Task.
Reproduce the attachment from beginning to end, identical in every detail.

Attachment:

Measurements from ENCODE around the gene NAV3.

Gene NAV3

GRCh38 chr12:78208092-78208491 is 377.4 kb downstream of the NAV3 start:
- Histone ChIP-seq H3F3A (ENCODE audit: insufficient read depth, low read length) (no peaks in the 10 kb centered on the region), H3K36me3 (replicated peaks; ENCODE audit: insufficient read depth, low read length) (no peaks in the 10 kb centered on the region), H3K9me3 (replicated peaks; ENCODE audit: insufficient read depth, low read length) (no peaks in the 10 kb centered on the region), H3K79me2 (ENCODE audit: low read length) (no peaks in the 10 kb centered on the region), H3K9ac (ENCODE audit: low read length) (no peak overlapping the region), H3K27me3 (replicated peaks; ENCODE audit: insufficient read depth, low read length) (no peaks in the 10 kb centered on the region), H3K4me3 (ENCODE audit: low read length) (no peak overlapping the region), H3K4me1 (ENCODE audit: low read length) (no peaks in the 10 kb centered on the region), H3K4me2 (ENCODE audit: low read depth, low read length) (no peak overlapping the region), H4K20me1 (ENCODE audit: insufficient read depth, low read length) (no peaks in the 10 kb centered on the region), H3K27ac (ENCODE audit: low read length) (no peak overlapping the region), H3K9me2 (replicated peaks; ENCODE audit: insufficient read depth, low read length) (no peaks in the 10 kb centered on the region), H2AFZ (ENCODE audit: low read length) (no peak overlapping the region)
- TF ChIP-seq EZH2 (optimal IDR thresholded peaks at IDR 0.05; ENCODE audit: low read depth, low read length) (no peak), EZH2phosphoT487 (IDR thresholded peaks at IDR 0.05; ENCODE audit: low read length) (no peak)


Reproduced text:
Measurements from ENCODE around the gene NAV3.

Gene NAV3

GRCh38 chr12:78208092-78208491 is 377.4 kb downstream of the NAV3 start:
- Histone ChIP-seq H3F3A (ENCODE audit: insufficient read depth, low read length) (no peaks in the 10 kb centered on the region), H3K36me3 (replicated peaks; ENCODE audit: insufficient read depth, low read length) (no peaks in the 10 kb centered on the region), H3K9me3 (replicated peaks; ENCODE audit: insufficient read depth, low read length) (no peaks in the 10 kb centered on the region), H3K79me2 (ENCODE audit: low read length) (no peaks in the 10 kb centered on the region), H3K9ac (ENCODE audit: low read length) (no peak overlapping the region), H3K27me3 (replicated peaks; ENCODE audit: insufficient read depth, low read length) (no peaks in the 10 kb centered on the region), H3K4me3 (ENCODE audit: low read length) (no peak overlapping the region), H3K4me1 (ENCODE audit: low read length) (no peaks in the 10 kb centered on the region), H3K4me2 (ENCODE audit: low read depth, low read length) (no peak overlapping the region), H4K20me1 (ENCODE audit: insufficient read depth, low read length) (no peaks in the 10 kb centered on the region), H3K27ac (ENCODE audit: low read length) (no peak overlapping the region), H3K9me2 (replicated peaks; ENCODE audit: insufficient read depth, low read length) (no peaks in the 10 kb centered on the region), H2AFZ (ENCODE audit: low read length) (no peak overlapping the region)
- TF ChIP-seq EZH2 (optimal IDR thresholded peaks at IDR 0.05; ENCODE audit: low read depth, low read length) (no peak), EZH2phosphoT487 (IDR thresholded peaks at IDR 0.05; ENCODE audit: low read length) (no peak)